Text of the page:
MAOIs are known to influence serotonin, norepinephrine, and dopamine functioning. MAOIs are effective for treatment-resistant depression, panic disorder, and depression associated with bipolar disorder.

Due to their side effect profile and dietary restrictions, MAOIs are now prescribed infrequently. In most instances, MAOIs are only considered when other medications have not been beneficial (i.e., treatment-resistant depression; Laban & Saadabadi, 2021).

Examples of MAOIs include:

  • Phenelzine (Nardil®)
  • Tranylcypromine (Parnate®)
  • Isocarboxazid (Marplan®)

MAOIs: Food Restrictions

Foods containing tyramine must be avoided when prescribed an MAOI. Foods, including aged cheeses and cured, smoked, or processed meats, can result in life-threatening consequences.

The MAOIs block an enzyme that breaks down excess tyramine in the body. This can lead to a sharp increase in blood pressure and an increased risk of stroke (Halverson, 2020). 

Antidepressant medications

Tricyclic Antidepressants

Before the development of newer medications such as SSRIs and SNRIs, tricyclic antidepressants were the first line of treatment for major depressive disorder. These medications act on multiple neurotransmitters, including norepinephrine and serotonin.

Tricyclics are used less commonly today due to their potential for side effects. Their side effects can also be dangerous, such as the risk of fatality if the medication is taken in an overdose.

Therefore, prescribers are more likely to consider tricyclics as a second or third-line treatment. In addition to treating depression, they can help prevent migraine headaches or other types of pain, as well as treat obsessive-compulsive disorder (Moraczewski & Aedma, 2021).

Examples of tricyclics include:

  •  Imipramine (Tofranil®)
  • Amitriptyline (Elavil®)
  • Nortriptyline (Pamelor®)

Atypical Antidepressants

Certain atypical antidepressants have specific uses in helping improve sleep, attention, cognitive symptoms, suicidality, or poor appetite, among other symptoms related to depression.

Common atypical antidepressants include (Hirsch & Birnbaum, 2022):

  • Mirtazapine (Remeron®)
  • Trazodone (Desyrel®)
  • Bupropion (Wellbutrin®)
  • Esketamine (Spravato®)
  • Brexanolone (Zulresso®)

Atypical antidepressants may be combined with other antidepressants to treat individuals with treatment-resistant major depressive disorder. They may also be used when other medications have produced intolerable side effects. Some of these medications offer advantages not found with other antidepressants.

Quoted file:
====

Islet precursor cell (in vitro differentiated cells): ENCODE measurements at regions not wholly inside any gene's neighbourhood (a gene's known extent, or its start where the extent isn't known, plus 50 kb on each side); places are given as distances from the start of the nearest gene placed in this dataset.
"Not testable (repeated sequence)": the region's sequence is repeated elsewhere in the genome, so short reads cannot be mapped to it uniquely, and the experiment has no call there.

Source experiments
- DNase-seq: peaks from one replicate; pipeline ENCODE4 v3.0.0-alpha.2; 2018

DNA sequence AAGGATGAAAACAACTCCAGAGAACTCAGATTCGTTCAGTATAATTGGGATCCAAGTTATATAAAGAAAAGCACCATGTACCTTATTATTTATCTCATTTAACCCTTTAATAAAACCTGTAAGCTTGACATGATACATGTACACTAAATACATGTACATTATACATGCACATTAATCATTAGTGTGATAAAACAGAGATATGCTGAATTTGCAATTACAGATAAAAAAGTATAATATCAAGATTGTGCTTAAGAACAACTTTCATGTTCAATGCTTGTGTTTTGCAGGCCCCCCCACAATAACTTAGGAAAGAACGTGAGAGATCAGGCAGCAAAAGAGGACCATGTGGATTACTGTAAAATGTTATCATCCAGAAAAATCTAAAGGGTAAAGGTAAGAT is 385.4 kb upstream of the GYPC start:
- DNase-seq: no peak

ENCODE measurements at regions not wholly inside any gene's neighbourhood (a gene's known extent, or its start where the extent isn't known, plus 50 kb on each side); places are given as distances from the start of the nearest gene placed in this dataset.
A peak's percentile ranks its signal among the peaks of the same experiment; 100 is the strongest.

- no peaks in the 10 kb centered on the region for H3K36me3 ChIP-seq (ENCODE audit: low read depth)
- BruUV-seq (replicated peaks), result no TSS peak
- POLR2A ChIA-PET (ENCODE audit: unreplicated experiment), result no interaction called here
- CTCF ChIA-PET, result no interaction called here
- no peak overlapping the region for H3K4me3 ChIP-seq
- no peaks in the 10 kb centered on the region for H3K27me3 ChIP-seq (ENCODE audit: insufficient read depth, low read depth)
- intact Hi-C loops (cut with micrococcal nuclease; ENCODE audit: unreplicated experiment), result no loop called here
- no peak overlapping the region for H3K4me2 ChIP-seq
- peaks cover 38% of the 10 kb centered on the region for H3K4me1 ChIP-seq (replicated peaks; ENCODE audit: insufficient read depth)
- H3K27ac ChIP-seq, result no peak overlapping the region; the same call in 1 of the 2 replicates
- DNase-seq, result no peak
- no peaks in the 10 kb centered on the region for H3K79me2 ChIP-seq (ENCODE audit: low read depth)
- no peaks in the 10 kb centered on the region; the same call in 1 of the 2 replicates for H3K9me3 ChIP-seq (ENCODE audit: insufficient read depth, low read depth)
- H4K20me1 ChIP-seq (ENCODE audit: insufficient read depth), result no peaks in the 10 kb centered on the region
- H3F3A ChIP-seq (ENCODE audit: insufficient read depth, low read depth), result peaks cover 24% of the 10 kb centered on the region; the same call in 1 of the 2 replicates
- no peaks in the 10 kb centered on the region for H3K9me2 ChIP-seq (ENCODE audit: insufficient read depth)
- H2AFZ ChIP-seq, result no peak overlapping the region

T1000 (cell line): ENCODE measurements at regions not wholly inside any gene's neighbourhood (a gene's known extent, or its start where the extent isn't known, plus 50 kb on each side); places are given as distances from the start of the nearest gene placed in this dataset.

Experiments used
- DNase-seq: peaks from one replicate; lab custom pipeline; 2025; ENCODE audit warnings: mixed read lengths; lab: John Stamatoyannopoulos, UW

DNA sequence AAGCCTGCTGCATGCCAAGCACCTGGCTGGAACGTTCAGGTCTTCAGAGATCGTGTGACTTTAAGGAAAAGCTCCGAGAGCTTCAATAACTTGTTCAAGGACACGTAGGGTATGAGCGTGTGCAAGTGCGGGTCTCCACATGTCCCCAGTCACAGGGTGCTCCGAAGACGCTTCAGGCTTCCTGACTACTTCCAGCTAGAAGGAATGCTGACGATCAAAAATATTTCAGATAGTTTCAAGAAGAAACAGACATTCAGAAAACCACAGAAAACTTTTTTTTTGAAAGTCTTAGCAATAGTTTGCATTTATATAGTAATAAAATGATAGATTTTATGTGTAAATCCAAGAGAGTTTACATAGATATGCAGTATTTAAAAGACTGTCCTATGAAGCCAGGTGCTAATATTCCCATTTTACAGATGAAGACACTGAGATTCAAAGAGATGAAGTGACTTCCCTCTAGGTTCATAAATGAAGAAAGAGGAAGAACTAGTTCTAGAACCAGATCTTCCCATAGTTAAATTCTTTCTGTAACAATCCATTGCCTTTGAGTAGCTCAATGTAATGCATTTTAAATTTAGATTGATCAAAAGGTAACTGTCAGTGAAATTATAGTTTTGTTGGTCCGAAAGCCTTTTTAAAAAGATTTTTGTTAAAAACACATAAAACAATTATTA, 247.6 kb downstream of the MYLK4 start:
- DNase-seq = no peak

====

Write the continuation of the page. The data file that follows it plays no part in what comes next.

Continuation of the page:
One unique atypical antidepressant is the psychedelic esketamine. Esketamine is a derivative of ketamine, and ketamine has been used as a recreational drug and as an anesthesia medication.

The drug is known to affect glutamate receptors and to facilitate connectivity between major neural networks in the brain. In clinical settings, the medication is administered via nasal spray and under the direct supervision of a trained mental health professional (Brooks, 2022).

Even in low doses, the drug has been associated with psychedelic effects (e.g., hallucinations, altered thinking). Studies indicate that esketamine provides a rapid (i.e., within hours) and long-lasting (e.g., 6 months or longer) reduction in depressive symptoms and suicidal ideation.

Presently, the medication is increasing in availability. However, ongoing research is still being conducted to better understand the implications of this medication for the treatment of depression and other mental health disorders (Canuso et al., 2018; Food and Drug Administration, 2019; Optum Perks, 2021).


Post-partum depression is thought to have a distinct pathophysiology to major depression. Brexanolone is the first drug to be expressly indicated to treat post-partum depression.

This drug is a derivative of a naturally occurring steroid and targets the effects of neurosteroids on the brain. Like esketamine, the medication has been shown to have positive effects on depressive symptoms within hours after administration. At present, the medication can only be administered in a hospital setting and requires an IV infusion (Azhar & Din, 2021; Sutherby, 2021).